Its July and we are halfway through 2020 – apart from the added complications on the effect of Covid-19 and lockdown – it has been a blur!
In my last post I started talking about starting to establish a relationship with your money. As a business owner (or even a sole proprietor) you need to know what is happening with your money so that you can plan. The first step was to face the facts and list your debts and the second step was to start listing your income and expenses. If your last 3 months have been anything like mine, you probably have not gotten to it as yet – it’s all a blur!
You have probably read this everywhere… but you need to have a budget as the first step to taking control of your business financial affairs. If you fail to plan, you are planning to fail!
Many people have been faced with a tough financial challenge thanks to lockdown and changes in how we do things thanks to Covid-19. But down does not have to mean out. And small changes in how we plan and spend money in our businesses can make a huge improvement.
Putting together a budget does not have to be daunting and overwhelming – it is a process of listing your expenses. In the early stages of building your budget it is a good idea to put down what your normal monthly expenses are. As your budget grows and evolves over time (it is never fixed!!) you will be able to over-budget for some expenses which will allow you to plan for future unexpected surprises. I can guarantee very few small business owners saw Covid-19 and its effects coming and planned adequately beforehand!
So why should your business have a budget and how can it benefit your business?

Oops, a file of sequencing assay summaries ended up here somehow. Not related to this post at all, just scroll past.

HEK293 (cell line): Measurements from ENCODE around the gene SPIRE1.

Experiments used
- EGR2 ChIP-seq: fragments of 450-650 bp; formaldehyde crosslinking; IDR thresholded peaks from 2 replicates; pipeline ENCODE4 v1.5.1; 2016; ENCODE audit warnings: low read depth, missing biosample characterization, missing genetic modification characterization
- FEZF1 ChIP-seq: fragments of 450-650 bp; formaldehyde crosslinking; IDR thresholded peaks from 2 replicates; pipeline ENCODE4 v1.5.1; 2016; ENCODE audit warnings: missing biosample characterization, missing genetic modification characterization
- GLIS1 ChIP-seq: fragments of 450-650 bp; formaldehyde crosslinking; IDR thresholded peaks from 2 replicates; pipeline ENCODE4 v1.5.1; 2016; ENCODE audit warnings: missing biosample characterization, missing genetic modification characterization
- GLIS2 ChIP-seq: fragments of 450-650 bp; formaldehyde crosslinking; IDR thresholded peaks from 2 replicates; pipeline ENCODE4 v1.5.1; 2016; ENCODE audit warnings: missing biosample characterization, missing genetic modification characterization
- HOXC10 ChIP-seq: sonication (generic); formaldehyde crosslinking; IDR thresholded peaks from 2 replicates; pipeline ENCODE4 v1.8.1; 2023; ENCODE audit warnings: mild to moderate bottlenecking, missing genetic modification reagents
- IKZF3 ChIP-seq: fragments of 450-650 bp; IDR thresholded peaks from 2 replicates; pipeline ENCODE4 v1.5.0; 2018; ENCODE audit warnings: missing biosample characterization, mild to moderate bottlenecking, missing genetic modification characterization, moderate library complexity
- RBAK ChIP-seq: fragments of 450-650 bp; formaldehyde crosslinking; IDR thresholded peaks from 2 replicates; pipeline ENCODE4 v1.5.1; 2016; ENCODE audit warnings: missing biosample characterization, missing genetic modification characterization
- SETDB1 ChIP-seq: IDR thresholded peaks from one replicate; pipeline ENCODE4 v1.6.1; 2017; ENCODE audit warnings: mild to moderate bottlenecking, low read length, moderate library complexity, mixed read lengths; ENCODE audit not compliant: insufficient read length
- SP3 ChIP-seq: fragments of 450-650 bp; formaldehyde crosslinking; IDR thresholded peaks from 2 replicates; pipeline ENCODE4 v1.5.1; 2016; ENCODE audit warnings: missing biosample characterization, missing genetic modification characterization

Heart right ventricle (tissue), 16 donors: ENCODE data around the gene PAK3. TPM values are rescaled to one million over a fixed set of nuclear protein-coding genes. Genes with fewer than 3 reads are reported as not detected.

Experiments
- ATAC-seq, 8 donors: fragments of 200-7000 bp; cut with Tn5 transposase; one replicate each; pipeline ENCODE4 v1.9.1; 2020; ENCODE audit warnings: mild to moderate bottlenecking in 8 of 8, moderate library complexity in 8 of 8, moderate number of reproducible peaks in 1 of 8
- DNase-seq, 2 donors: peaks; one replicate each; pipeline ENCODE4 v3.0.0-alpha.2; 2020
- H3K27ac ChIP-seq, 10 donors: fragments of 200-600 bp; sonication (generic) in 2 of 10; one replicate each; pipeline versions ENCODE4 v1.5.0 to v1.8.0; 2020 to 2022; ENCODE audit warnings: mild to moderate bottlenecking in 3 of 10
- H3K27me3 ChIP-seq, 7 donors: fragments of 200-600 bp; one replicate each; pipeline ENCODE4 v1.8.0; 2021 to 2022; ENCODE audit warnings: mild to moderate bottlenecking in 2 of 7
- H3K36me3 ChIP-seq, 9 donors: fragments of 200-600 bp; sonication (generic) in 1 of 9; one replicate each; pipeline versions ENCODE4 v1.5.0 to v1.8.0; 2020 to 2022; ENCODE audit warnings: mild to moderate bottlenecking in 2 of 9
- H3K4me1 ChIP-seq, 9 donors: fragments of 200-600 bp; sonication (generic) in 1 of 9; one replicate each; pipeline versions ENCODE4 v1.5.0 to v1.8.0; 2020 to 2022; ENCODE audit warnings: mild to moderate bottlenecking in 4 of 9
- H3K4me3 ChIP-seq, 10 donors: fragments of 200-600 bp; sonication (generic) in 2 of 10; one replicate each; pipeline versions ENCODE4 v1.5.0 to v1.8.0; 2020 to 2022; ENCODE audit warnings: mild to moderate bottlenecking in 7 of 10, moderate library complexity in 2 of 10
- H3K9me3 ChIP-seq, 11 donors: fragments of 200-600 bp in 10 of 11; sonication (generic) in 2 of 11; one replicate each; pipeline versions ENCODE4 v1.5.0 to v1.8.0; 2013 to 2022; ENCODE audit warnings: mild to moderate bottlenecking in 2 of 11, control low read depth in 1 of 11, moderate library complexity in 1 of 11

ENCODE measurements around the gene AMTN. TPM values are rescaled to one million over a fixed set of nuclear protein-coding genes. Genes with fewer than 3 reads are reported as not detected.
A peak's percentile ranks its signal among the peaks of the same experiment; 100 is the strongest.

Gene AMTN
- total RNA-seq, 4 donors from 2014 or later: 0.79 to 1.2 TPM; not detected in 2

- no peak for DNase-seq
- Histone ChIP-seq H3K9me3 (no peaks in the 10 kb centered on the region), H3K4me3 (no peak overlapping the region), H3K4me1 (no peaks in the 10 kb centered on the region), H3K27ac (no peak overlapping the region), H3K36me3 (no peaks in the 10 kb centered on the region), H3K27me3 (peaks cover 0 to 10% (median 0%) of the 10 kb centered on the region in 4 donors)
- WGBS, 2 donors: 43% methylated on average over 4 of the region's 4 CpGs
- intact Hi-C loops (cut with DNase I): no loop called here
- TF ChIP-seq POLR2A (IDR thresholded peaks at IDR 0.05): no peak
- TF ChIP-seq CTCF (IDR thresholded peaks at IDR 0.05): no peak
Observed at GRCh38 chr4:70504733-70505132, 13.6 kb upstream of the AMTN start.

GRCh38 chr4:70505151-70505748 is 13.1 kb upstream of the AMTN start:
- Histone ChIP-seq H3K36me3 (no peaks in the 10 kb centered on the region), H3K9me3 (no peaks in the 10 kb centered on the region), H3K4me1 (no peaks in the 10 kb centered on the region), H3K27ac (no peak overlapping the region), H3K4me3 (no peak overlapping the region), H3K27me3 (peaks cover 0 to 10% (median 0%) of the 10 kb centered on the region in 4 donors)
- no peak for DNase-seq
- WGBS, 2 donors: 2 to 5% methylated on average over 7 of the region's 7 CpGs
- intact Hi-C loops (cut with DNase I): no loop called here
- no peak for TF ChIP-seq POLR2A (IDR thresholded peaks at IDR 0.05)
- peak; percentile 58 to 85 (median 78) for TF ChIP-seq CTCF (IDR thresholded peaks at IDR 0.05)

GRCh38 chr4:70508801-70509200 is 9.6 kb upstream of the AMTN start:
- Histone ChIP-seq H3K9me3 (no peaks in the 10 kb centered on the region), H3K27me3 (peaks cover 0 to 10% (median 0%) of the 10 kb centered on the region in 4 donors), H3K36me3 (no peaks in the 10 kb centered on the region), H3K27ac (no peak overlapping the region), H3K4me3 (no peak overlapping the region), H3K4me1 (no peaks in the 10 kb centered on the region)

- A budget can make your business more efficient
- It can help to predict “slow months” and allow you to plan ahead of time
- Your budget helps you to stay in control of your business
- It helps you to see the point that your business becomes profitable
- A well maintained budget can help you make sure you are spending money in the right areas of your business
So where to start….
Step 1 is to look at your revenue or sales. If you have been in business for a while list your revenue or sales for 12 months. This will start to show possible seasonable patterns.
Step 2 is to look at costs directly related to the sales or cost of sales. It could be the cost of an item you are selling or the cost of providing a service.
Step 3 is to list your other costs. These can be costs such as rent, bank charges, salaries and wages, insurance, depreciation on any assets the business owns and debt repayments. Each business is unique and will have different expenses – but this should give you an idea.
Step 4 is to create your profit and loss statement. Here you will take your income less your cost of sales and less your other costs or expenses. This will show you if your business is profitable and if it is not profitable you will be able to see where you either need to trim expenses or possibly look at increasing your revenue to ensure that you can cover your costs.
Should you find yourself in a position where your business if profitable this will allow you to look at investing some of those funds into a surplus or emergency fund for slower months.
To really make your budget work it is important that you keep your financial affairs for your small business up to date and compare back to your budget on a monthly basis to ensure that your business is still on track financially.
Next month we will tackle financial recording and some basic management accounts, in the meantime we are here to help if you need make sure that you remain focused on your sphere of genius.
WAHM Workspace offers unique Done-with-you and Done-for-you packages to help with your business finances. The plan is to assist with YOU with focusing on your sphere of genius – your business. For more information click here – https://www.wahmworkspace.com/package/accounts-bookkeeping/